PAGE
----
Posted by: structureofnews | August 5, 2010

Filthy Lucre

So is there money in this idea?

Maybe. There’s at least marginal income for relatively low cost, which makes this worth trying out at least.

The marginal income should come from the fact that search should return better results; not that the search algorithm will work any better, but that it will return a clear summary of the story, written for an audience that is reading some time after the event. That should push usage up, even if marginally, and that should generate more ad revenue, even if marginally. For paid sites, it should increase utility for readers, and again that should drive some revenue – either ad or subscription. If stories are also rewritten in archive for ease of reading months later, that should again increase usability and hence bump revenue up.

That said, it’s probably not a huge amount of money. But it should also require a minimal investment.

The real value is theoretically embedded in the data structure, which allows for new applications to be built to tap into it. At Politifact, that means, in effect, that new story pages can be created out of existing content – if you want to know how often Obama lies or tells the truth, no journalist creates that page; it’s built out of data blocks already entered in by journalists. In very basic business terms, that allows for scalability of an exclusive and high-quality product without the relatively high costs of production. Plus, it gives the reader what he wants.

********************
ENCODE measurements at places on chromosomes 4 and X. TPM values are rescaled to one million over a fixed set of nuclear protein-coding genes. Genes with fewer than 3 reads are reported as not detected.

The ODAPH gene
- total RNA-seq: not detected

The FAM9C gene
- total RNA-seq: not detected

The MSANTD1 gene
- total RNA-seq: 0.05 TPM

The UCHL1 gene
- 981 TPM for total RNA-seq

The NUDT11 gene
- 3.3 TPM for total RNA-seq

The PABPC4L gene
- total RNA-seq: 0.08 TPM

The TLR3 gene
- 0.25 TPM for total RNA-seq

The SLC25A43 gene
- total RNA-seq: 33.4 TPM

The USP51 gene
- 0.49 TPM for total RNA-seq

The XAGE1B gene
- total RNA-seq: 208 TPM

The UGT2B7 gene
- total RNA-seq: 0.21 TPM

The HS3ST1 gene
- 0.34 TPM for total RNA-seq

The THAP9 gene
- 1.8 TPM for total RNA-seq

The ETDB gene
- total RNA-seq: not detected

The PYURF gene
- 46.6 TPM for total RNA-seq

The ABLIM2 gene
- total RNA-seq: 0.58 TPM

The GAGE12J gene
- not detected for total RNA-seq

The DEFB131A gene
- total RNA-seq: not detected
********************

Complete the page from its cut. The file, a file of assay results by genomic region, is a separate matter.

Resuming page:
Other possible applications: If we build the data structure right, as Muckety has done, we can surface new stories/ideas/content, again based on reader desires. If we tag/identify all entities in a story – not through technology, but through journalist input as they write the story – it can allow for stronger quasi-topics pages built around those entities. If we work out a strong enough taxonomy for stories, we may well be able to build very strong pages that give us not just summaries of stories but also single paragraphs of background, build out timelines, and so on.

Can we charge for some or all of this? Is this something we can build a premium offering around? I don’t know. But it seems to me that building a product for reading later on, as opposed to as news happens, is the way that news organizations can leverage the strengths they have: focus, consistent coverage, consistent standards and systems, discipline.

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